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7 Deadly Management Sins
 

How to identify--and root out--your worst human instincts before they infect your team.

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If there's one thing that's consistent across all businesses around the world it's human nature. And if the worst parts of human nature start infecting your managment techniques, well, then Houston we have a problem.

Here's a secular look at the worst seven instincts and what they can do to your team and your business.

Wrath

Ah, the angry manager. What's better than walking into a meeting and getting yelled at? It may be a highly effective way to release frustration or bully your people into a fear-based work regimen but it really isn't a long-term strategy for encouraging employee engagement or nurturing their willingness to take risks on innovation and volunteer new ideas.

Greed

There is nothing like the boss that announces cutbacks and then shows up with a new Porsche. Making money is fine and there is nothing wrong with it. But getting over on others who suffer so that you can get ahead in a disproportionate way is not motivating. Remember your 18th century history lessons: If you find yourself saying, "Let them eat cake," you might want to rethink your management style.

Sloth

There is a natural human tendency for folks to feel (or gossip) that "employee X doesn't work as hard as employee Y." While some of this may be true (and should be addressed from a performance standpoint), there are honest misunderstandings that arise when staff members don't understand your organizational chart or the responsibilities that go along with different positions. Eliminating bad work behavior and changing it into good behavior is important but just as important is letting everyone know the big picture so that different work requirements and styles (if appropriate) can be understood as part of the broader vision.

Pride

Having self-esteem is important in decision-making. However, starting from the point of view that you can never fail or that all your ideas are gold is just plain unrealistic and fool hardy. Pride can also take the form of hubris. If you find yourself identifying closely with the management team on "The Office," it's time for a bit of self-reflection.

Lust

What is the difference between business passion and business lust?  If business passion is inspiration and excitement for what you do and can do in the future, business lust is conquest without care of consequences. It's good to do a self check-in to make sure that power isn't your motivating factor as a leader, but that you're motivated by commitment to a greater goal for the organization. I love to hire people with passion for what they do. I avoid hiring people who are motivated by personal lusts.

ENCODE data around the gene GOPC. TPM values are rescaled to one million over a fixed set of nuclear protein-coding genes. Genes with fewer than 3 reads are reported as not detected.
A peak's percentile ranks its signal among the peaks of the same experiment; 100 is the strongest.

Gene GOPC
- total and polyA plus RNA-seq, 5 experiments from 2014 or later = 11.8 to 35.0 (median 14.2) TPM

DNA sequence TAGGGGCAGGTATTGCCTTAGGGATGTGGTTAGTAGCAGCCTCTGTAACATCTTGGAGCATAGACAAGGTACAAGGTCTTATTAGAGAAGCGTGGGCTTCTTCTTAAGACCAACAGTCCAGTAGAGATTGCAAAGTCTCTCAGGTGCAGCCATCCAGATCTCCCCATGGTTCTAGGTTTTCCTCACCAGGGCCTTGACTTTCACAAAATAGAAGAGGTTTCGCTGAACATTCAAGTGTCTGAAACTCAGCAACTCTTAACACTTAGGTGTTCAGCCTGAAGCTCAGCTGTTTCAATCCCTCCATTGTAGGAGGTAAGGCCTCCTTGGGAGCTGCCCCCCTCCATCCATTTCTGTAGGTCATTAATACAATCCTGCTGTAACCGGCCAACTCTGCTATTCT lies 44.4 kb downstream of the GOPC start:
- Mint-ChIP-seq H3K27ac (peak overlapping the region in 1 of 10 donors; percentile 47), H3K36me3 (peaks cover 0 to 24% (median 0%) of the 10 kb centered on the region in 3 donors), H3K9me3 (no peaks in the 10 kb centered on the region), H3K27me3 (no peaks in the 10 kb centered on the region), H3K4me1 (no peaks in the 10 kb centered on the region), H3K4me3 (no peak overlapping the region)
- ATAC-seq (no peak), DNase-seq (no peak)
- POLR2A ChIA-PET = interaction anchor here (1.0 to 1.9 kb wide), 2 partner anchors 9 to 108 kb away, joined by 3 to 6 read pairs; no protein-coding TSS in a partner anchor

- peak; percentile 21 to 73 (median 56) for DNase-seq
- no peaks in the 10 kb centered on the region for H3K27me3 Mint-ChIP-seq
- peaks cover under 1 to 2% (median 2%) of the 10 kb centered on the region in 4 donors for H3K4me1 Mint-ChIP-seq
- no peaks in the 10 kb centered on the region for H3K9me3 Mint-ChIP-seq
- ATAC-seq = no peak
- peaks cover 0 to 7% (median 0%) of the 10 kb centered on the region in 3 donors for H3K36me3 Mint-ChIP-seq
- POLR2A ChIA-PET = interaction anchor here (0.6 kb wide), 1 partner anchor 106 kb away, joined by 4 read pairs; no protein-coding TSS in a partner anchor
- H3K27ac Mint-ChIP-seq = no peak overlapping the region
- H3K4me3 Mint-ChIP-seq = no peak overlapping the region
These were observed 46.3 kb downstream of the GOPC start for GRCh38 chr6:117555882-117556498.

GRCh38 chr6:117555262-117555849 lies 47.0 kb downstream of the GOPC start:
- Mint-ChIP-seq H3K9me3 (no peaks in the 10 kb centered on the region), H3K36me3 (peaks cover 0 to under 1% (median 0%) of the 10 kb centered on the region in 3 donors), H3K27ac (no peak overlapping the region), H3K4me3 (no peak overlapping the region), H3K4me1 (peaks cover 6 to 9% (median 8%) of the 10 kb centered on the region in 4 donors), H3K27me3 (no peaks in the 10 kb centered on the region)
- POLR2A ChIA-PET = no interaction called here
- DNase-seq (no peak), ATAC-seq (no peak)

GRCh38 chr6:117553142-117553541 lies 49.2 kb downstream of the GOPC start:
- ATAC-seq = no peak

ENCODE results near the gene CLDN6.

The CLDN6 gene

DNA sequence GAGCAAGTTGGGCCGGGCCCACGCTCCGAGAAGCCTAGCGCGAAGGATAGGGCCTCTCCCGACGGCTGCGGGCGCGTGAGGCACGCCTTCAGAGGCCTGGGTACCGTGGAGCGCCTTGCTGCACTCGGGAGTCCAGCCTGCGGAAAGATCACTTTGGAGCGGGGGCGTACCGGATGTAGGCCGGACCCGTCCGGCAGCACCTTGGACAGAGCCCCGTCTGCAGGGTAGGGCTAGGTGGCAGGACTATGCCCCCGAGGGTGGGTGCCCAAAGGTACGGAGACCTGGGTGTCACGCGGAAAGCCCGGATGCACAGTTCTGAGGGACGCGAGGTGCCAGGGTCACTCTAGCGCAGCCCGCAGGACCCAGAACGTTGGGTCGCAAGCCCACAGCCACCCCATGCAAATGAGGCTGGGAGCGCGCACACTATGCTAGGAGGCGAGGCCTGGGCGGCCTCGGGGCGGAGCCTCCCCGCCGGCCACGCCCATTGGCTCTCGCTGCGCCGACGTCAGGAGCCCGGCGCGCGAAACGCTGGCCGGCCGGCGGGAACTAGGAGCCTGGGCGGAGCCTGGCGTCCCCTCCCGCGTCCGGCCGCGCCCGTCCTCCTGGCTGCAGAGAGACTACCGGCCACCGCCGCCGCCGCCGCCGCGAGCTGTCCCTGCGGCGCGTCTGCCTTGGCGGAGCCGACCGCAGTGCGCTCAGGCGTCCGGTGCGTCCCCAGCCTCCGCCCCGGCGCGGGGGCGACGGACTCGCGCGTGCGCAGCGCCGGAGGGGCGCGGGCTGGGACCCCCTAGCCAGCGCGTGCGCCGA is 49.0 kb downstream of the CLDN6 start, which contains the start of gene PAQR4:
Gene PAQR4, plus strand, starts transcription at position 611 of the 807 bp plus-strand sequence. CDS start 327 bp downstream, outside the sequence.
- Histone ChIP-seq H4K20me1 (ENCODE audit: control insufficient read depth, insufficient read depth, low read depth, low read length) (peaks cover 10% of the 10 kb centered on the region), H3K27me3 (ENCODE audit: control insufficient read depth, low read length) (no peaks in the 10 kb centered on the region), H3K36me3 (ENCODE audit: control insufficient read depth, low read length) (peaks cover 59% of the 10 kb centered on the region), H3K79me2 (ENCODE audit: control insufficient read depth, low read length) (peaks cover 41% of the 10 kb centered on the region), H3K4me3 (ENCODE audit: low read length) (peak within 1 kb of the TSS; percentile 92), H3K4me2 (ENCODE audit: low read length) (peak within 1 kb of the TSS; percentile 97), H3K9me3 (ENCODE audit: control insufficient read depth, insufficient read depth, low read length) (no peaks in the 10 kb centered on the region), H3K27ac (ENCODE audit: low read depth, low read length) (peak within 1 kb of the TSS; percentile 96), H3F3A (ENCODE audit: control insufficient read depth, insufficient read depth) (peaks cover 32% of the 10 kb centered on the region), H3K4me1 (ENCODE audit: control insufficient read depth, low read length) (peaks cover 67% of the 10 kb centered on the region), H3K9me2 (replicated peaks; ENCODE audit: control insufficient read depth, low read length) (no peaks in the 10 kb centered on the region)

Envy

Do you find yourself thinking that the grass is greener in another colleague's yard? Competition is good, but competitive forces that come from envy can derail your focus and take you in a direction that is not strategic to your long-term goals.

Gluttony

Gotta have it all and unwilling to share with your team? Just remember Daffy Duck in the Ali Baba Bunny cartoon when he was turned into a tiny little version of himself hugging his gold and jumping around yelling "Mine! Mine! Mine! Mine!" What you learned in kindergarten still stands: Self control and sharing can build friends, teammates, and alliances that can take you farther than you could imagine.

How to avoid the 7 business sins?

It's tough to overcome some of the more base instincts of human nature but there is one way to help root them out in a work environment: Give your organization meaning. Look beyond yourself and build a company culture that values people and their work as part of a greater whole. You'll give your employees the ability to feel like they are vital contributors to something great.

I believe that profitablity, while necessary for the sustainability of a business, should not define its meaning. In my business I like to talk about how making money is just the air we need to breathe to stay alive, but our lives are not defined just by breathing. In our case addressing the health of people, the environment, sustainable farming, and helping those people and communities who are in need are really the factors that drive our larger business meaning. Bring out the best in yourself and your employees by articulating clearly your vision, meaning, and mission.

Last updated: May 8, 2012

CHRIS MITTELSTAEDT is the Founder and CEO of The FruitGuys, the industry leader in delivering farm-fresh fruit and vegetables to the American workplace, homes, and schools nationwide.




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